The eight wheels are located as two sets, with two pairs at the front of the hull and two pairs at the rear. The side doors are located between these two sets of wheels. The two forward pairs of wheels are utilized with power steering.
Capabilities and featuresEdit
The BTR-90 is capable of achieving a maximum speed of 100 km/h, and has cross-country driving ability comparable to that of tracked vehicles, with an average speed of 50 km/h.
The vehicle is fully amphibious, and can negotiate water obstacles without any preparation. Two water jet propellers power the vehicle in water, and it can achieve a maximum speed of 9 km/h. It can enter and be deployed from amphibious assault ships from the water. The BTR-90 can be deployed by truck, rail and also by water and air transportation means.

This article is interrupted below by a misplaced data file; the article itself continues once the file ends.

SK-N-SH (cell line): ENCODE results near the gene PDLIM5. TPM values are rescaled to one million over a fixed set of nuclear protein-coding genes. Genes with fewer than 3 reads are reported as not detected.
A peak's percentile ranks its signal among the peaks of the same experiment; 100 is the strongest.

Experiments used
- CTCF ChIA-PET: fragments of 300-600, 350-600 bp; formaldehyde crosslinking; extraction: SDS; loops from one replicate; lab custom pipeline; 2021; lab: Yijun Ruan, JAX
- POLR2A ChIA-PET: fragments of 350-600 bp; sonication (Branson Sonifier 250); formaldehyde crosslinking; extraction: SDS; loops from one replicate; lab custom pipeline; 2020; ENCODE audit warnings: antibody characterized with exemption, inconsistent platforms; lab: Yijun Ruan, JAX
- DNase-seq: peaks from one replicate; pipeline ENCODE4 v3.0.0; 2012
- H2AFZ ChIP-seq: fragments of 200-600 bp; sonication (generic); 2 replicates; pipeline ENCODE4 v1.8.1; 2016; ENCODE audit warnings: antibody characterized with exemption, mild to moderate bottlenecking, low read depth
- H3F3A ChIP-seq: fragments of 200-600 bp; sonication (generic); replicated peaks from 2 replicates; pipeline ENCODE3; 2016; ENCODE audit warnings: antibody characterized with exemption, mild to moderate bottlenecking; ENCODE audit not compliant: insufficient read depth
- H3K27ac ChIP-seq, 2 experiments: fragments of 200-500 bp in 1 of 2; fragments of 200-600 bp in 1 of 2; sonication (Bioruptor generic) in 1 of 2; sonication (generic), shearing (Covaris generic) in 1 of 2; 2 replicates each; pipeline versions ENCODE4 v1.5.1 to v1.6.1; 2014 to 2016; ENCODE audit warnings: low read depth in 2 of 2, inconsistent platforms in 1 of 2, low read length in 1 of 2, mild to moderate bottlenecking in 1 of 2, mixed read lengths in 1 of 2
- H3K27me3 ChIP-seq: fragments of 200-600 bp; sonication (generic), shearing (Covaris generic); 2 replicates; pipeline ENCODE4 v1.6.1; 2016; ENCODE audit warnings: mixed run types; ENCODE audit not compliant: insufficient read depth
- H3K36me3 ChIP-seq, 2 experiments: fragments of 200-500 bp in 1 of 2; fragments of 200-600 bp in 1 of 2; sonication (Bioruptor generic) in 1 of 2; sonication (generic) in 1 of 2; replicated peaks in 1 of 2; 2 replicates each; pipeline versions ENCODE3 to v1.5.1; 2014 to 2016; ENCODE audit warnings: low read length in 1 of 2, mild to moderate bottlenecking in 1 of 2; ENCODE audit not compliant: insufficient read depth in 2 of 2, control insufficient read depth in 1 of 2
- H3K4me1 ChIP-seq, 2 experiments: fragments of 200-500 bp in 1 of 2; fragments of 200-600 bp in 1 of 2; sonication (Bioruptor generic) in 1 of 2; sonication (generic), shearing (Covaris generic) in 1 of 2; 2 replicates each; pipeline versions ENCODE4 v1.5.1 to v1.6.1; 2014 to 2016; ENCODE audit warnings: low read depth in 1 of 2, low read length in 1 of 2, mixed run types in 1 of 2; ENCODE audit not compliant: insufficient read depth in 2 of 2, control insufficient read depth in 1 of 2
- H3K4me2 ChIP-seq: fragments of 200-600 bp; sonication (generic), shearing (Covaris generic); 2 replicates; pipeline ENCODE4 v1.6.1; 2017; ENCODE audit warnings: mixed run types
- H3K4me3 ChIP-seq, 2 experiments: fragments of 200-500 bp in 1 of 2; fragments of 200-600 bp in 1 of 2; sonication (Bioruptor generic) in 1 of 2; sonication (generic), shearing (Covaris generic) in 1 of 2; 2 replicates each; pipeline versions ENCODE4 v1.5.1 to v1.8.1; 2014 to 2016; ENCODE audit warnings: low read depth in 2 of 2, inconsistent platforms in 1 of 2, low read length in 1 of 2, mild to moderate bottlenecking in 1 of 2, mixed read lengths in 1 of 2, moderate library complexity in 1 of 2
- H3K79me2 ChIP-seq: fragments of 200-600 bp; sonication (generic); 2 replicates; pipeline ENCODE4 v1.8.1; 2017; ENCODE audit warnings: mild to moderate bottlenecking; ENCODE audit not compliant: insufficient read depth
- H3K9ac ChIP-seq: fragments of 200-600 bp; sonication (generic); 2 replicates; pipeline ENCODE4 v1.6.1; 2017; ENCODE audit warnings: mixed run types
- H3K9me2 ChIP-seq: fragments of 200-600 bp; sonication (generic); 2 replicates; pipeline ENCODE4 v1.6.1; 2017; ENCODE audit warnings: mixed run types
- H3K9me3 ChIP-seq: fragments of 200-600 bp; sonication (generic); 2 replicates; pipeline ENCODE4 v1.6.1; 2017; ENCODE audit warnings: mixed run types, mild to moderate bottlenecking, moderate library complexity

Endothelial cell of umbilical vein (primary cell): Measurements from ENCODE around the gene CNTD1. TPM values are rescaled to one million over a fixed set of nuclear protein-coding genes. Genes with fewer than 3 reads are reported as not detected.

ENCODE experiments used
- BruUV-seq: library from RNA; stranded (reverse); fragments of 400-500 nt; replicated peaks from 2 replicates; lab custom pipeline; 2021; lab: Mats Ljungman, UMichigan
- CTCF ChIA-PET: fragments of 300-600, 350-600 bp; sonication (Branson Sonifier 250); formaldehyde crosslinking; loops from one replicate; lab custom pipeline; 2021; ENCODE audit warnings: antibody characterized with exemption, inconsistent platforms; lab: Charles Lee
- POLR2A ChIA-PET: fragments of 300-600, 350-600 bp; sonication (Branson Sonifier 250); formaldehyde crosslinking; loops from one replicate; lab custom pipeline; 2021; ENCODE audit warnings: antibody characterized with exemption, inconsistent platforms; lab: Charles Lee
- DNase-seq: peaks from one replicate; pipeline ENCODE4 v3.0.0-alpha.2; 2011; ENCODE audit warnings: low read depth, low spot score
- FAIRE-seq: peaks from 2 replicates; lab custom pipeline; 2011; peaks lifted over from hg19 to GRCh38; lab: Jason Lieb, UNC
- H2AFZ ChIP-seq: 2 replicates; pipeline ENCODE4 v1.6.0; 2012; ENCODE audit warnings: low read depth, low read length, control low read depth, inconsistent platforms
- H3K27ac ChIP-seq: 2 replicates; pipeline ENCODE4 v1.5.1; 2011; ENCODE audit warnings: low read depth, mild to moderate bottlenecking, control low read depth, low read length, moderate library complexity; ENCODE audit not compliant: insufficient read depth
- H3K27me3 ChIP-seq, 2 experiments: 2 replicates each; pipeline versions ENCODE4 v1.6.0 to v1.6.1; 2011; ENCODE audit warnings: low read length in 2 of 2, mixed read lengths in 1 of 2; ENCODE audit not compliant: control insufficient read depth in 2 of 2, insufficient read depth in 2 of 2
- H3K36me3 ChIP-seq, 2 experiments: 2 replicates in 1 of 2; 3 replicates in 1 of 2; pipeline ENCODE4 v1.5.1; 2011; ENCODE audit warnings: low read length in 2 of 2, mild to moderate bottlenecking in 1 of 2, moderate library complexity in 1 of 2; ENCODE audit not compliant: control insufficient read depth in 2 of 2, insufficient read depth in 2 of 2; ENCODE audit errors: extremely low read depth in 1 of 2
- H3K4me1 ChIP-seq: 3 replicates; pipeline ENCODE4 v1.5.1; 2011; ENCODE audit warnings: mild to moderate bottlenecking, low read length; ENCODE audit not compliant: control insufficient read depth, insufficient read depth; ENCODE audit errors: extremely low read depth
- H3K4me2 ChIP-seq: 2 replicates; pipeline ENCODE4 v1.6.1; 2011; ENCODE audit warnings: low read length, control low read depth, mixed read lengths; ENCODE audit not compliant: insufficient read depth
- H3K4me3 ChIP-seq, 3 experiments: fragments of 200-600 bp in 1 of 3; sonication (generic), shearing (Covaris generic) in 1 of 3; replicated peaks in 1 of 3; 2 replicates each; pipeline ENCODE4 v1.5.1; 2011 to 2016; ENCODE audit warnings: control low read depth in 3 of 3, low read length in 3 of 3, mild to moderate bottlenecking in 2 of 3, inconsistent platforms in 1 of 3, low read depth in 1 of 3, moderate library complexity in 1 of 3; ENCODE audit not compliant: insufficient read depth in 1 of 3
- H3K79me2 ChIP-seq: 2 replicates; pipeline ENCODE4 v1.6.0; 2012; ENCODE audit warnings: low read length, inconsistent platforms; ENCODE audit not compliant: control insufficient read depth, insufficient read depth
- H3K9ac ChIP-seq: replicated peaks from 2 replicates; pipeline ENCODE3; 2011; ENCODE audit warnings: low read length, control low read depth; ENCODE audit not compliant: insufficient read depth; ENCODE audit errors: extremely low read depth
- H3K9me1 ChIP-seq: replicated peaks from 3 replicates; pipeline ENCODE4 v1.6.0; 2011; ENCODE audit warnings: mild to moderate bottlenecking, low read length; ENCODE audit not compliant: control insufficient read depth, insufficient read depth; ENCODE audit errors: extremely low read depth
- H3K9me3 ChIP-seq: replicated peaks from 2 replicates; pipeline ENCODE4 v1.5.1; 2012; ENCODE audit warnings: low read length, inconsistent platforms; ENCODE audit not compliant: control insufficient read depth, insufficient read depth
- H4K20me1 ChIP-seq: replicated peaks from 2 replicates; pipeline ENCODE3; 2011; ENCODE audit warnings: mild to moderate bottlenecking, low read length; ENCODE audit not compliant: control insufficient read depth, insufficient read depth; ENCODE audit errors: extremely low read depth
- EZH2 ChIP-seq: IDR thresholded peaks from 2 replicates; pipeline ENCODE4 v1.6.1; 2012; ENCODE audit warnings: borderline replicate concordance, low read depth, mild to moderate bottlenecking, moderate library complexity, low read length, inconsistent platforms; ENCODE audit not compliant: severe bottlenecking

Its hydro mechanical transmission helps to increase its maneuverability by providing different speeds to each side of the vehicle. This allows the BTR-90 to have a low turning radius of 6 m. When turning with only the front four wheels, it has a turning radius of 14 m. It can cross up to 2.1 m wide trenches and can negotiate 60% gradients, 30% side slopes and 0.8 m vertical steps.